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November 10, 2005

"Free Trade" is Not about Freedom

Looking over the whole debate on Gene Sperling's book at TPM Cafe, what's striking is that advocates for trade deals accuse critics of being against "free trade"-- yet the deals they advocate are all about accepting child slavery and denial of freedom by workers to form unions as acceptable parts of the global economy.  

It the critics of these deals -- who support trade but demand that basic standards of freedom for workers be incorporated into the trade regime -- who truly support "free trade."  It is actually Orwellian that advocates for unrestricted trade with China-- where workers are thrown in prison if they advocate unionizations -- can appropriate the use of the term "freedom" for their position.

What exactly is wrong with demanding that if China wants to sell goods to the US, they must extend accepted ILO labor rights, such as the freedom to form a union, to their workers?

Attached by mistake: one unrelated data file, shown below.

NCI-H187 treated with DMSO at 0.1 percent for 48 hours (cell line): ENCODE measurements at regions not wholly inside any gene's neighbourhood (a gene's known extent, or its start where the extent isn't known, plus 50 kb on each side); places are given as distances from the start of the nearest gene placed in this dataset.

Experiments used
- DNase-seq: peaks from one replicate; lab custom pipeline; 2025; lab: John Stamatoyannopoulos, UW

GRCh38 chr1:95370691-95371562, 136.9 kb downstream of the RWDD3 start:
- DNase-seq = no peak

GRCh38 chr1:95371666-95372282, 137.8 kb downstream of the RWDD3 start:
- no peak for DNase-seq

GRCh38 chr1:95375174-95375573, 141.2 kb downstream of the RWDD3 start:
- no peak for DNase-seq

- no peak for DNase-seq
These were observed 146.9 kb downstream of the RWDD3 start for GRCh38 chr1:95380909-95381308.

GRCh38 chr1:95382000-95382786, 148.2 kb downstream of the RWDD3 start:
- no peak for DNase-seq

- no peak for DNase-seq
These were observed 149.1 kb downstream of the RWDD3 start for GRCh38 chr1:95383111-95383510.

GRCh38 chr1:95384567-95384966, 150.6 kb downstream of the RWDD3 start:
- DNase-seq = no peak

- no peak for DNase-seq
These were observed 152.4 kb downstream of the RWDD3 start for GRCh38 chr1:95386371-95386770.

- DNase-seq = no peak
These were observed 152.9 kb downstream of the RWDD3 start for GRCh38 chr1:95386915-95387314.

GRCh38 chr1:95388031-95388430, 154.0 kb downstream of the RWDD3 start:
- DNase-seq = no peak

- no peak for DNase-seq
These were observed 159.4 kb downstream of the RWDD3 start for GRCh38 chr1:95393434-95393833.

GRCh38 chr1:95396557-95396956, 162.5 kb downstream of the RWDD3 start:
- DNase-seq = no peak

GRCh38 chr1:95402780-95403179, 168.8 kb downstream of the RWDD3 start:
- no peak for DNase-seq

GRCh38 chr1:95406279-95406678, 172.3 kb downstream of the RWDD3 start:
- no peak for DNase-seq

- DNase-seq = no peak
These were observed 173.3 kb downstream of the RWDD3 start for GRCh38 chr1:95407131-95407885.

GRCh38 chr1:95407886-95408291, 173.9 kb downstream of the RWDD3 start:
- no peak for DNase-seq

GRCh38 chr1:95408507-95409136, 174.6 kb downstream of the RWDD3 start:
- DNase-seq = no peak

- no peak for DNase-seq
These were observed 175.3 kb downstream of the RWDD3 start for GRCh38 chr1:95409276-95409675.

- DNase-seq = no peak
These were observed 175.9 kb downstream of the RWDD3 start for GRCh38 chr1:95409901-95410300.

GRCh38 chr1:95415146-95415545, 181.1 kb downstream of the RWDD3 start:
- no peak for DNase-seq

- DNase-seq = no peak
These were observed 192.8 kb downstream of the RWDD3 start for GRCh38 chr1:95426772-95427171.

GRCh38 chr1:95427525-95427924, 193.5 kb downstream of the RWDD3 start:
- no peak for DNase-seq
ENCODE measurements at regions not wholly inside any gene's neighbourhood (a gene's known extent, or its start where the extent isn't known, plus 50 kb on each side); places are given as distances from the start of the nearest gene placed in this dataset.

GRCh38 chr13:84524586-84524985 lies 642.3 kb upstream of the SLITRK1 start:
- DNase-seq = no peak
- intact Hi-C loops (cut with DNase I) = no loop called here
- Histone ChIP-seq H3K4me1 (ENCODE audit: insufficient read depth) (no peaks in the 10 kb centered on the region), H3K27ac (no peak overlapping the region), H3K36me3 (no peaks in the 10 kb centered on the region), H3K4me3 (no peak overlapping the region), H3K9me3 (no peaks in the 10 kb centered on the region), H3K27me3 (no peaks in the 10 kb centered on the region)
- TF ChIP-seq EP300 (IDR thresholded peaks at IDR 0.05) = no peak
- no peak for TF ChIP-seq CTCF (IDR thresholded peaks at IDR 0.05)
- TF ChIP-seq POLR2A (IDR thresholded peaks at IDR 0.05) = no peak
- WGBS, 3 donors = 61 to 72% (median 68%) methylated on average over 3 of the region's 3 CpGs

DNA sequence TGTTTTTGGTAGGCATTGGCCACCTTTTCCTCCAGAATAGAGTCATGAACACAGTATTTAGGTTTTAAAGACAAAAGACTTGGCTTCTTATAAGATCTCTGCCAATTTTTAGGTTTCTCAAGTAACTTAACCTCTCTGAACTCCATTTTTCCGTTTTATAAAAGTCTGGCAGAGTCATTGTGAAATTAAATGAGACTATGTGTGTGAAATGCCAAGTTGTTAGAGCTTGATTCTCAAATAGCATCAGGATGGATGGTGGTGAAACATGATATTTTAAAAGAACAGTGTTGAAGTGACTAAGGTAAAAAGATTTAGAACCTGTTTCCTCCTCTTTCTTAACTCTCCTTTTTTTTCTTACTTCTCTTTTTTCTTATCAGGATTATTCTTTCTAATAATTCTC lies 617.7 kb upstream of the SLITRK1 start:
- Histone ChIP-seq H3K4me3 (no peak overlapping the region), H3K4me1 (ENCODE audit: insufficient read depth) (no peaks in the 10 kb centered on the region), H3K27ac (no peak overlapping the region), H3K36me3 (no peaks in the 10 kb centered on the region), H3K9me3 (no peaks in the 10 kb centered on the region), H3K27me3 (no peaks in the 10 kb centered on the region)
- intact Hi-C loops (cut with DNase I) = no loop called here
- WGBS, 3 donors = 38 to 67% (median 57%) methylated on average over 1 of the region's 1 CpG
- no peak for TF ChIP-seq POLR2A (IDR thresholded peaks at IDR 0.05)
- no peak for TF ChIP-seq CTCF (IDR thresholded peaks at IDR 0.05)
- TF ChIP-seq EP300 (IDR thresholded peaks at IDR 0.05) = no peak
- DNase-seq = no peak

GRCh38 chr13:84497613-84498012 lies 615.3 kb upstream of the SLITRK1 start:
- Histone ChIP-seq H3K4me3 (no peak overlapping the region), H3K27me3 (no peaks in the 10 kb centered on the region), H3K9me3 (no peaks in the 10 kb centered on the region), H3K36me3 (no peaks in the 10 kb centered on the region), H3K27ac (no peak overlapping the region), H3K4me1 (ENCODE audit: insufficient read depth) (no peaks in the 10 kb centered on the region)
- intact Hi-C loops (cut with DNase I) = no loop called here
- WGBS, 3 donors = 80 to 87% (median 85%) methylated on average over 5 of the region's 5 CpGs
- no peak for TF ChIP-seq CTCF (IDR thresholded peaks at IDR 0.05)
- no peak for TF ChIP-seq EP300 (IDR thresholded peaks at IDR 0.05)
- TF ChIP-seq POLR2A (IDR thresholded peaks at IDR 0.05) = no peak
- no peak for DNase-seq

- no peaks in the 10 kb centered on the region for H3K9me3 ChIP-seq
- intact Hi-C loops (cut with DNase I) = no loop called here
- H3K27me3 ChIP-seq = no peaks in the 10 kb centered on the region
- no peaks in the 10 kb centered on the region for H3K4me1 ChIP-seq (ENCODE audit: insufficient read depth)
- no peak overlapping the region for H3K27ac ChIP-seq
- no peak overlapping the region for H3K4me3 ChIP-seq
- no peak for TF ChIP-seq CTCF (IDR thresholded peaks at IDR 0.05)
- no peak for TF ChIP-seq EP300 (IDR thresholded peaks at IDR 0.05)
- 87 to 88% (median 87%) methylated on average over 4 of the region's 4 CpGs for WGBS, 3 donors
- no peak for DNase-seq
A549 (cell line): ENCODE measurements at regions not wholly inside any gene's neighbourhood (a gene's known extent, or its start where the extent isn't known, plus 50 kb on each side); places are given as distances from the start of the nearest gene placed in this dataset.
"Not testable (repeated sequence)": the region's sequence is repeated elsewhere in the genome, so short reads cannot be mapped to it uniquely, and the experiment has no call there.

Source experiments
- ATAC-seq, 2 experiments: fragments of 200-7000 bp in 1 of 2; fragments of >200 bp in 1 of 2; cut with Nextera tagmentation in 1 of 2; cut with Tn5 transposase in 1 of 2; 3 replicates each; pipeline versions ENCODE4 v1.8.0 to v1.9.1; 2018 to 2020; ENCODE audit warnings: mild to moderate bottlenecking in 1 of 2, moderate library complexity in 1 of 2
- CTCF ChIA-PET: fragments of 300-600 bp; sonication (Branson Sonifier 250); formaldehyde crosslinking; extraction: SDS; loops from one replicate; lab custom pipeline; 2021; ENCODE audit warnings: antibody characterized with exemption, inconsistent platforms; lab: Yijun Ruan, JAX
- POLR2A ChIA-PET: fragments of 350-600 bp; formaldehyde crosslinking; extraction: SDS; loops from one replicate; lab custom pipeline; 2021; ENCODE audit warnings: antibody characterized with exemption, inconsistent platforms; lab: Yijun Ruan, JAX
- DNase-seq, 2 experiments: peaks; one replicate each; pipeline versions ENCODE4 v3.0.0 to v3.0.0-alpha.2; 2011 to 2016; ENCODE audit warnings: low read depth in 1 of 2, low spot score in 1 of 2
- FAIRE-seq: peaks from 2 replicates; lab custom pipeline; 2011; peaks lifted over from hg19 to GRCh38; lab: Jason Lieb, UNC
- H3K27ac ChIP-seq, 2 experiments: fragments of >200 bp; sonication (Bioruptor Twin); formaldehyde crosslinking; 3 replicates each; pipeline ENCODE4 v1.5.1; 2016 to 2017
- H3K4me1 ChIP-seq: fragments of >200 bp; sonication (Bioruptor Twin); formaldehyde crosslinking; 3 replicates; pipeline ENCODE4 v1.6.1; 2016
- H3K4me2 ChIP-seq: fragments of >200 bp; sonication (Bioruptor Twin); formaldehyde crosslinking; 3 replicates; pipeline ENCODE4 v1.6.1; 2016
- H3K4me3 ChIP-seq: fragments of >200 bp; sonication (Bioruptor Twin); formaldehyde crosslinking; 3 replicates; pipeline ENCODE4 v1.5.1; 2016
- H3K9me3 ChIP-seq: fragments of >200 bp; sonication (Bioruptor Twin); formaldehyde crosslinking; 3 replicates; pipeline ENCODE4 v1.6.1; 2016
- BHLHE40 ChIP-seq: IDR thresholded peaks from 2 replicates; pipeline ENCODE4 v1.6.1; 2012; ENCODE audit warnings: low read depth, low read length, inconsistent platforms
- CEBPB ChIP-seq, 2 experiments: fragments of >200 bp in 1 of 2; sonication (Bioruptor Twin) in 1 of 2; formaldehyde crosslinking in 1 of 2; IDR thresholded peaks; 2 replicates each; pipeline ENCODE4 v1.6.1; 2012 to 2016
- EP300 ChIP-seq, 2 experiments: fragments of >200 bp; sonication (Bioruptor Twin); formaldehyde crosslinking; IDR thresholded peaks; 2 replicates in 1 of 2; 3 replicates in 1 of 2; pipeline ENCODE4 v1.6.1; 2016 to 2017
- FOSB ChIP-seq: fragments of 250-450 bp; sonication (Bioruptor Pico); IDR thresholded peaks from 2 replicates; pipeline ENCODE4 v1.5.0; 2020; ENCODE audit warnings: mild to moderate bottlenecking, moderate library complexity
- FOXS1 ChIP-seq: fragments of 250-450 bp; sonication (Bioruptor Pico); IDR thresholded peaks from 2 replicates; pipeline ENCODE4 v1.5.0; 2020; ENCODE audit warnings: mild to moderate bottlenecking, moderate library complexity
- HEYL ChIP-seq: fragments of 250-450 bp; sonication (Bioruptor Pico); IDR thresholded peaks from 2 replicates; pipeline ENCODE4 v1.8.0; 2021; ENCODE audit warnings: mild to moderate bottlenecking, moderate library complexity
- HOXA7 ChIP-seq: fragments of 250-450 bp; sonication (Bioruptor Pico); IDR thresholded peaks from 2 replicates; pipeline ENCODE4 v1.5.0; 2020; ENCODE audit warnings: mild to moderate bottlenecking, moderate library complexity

A special 2002 Amnesty International report entitled Labour unrest and the suppression of the rights to freedom of association and expression laid out in detail many of the abuses that suppress wages for Chinese workers and means trade with that country supports anything but freedom:

Labour unrest in China continues to be widespread...Protests are often forcibly repressed by public security personnel, and labour activists, workers' leaders and those who appeared to be outspoken face detention and imprisonment. Journalists and lawyers are also targeted by the authorities and often face intimidation and arrest if they speak out in defence of protesters.
In a companion report, they listed various labor activists imprisoned in the country.

The neoliberals sign on to a range of global policies that give freedom to financial capitalists to operate unhindered around the world, yet fiercely resist any demands that the freedom of workers be given equal consideration in the international trade regime.  

And then they have the chutzpah to accuse their critics of being opposed to "freedom."

Yes, we oppose legitimating child slavery and suppression of workers free speech under the Orwellian rubric of "free trade", but that doesn't mean we oppose greater trade under a better and, yes, freer system of world trade.  But "free" should include freedom for workers, not just of the owners of capital.

Posted by Nathan at November 10, 2005 06:50 AM